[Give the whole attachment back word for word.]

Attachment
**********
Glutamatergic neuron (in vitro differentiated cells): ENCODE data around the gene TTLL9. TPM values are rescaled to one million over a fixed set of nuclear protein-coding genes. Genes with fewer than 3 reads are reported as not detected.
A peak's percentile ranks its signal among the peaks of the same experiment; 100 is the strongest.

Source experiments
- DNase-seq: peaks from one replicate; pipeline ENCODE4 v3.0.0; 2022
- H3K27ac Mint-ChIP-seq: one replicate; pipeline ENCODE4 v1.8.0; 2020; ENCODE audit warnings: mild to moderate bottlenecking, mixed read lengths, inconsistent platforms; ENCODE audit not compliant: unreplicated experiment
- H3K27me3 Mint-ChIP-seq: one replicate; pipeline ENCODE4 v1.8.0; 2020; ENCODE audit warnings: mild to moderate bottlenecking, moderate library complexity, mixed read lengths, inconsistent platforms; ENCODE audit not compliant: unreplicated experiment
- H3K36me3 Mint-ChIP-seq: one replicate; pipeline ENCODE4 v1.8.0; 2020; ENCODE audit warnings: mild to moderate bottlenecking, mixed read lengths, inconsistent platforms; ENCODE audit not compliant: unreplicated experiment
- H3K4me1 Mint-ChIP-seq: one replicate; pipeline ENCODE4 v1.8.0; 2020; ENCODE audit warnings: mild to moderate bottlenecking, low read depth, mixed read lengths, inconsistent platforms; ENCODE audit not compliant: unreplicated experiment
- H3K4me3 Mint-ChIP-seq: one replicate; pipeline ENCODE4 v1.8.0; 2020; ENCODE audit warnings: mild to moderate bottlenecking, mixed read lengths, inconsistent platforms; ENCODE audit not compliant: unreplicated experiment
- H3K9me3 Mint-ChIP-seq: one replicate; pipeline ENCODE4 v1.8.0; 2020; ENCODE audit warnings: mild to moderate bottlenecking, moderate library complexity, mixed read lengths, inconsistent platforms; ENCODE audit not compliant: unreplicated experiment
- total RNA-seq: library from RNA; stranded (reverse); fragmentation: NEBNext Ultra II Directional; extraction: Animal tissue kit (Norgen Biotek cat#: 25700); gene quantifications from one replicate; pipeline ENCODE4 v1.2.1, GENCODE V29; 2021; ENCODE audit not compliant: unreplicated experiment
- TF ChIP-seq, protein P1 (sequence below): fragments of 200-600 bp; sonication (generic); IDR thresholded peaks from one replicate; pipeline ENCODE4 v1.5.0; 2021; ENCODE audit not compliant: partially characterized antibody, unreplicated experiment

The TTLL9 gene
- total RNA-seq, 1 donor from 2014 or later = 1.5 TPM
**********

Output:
Glutamatergic neuron (in vitro differentiated cells): ENCODE data around the gene TTLL9. TPM values are rescaled to one million over a fixed set of nuclear protein-coding genes. Genes with fewer than 3 reads are reported as not detected.
A peak's percentile ranks its signal among the peaks of the same experiment; 100 is the strongest.

Source experiments
- DNase-seq: peaks from one replicate; pipeline ENCODE4 v3.0.0; 2022
- H3K27ac Mint-ChIP-seq: one replicate; pipeline ENCODE4 v1.8.0; 2020; ENCODE audit warnings: mild to moderate bottlenecking, mixed read lengths, inconsistent platforms; ENCODE audit not compliant: unreplicated experiment
- H3K27me3 Mint-ChIP-seq: one replicate; pipeline ENCODE4 v1.8.0; 2020; ENCODE audit warnings: mild to moderate bottlenecking, moderate library complexity, mixed read lengths, inconsistent platforms; ENCODE audit not compliant: unreplicated experiment
- H3K36me3 Mint-ChIP-seq: one replicate; pipeline ENCODE4 v1.8.0; 2020; ENCODE audit warnings: mild to moderate bottlenecking, mixed read lengths, inconsistent platforms; ENCODE audit not compliant: unreplicated experiment
- H3K4me1 Mint-ChIP-seq: one replicate; pipeline ENCODE4 v1.8.0; 2020; ENCODE audit warnings: mild to moderate bottlenecking, low read depth, mixed read lengths, inconsistent platforms; ENCODE audit not compliant: unreplicated experiment
- H3K4me3 Mint-ChIP-seq: one replicate; pipeline ENCODE4 v1.8.0; 2020; ENCODE audit warnings: mild to moderate bottlenecking, mixed read lengths, inconsistent platforms; ENCODE audit not compliant: unreplicated experiment
- H3K9me3 Mint-ChIP-seq: one replicate; pipeline ENCODE4 v1.8.0; 2020; ENCODE audit warnings: mild to moderate bottlenecking, moderate library complexity, mixed read lengths, inconsistent platforms; ENCODE audit not compliant: unreplicated experiment
- total RNA-seq: library from RNA; stranded (reverse); fragmentation: NEBNext Ultra II Directional; extraction: Animal tissue kit (Norgen Biotek cat#: 25700); gene quantifications from one replicate; pipeline ENCODE4 v1.2.1, GENCODE V29; 2021; ENCODE audit not compliant: unreplicated experiment
- TF ChIP-seq, protein P1 (sequence below): fragments of 200-600 bp; sonication (generic); IDR thresholded peaks from one replicate; pipeline ENCODE4 v1.5.0; 2021; ENCODE audit not compliant: partially characterized antibody, unreplicated experiment

The TTLL9 gene
- total RNA-seq, 1 donor from 2014 or later = 1.5 TPM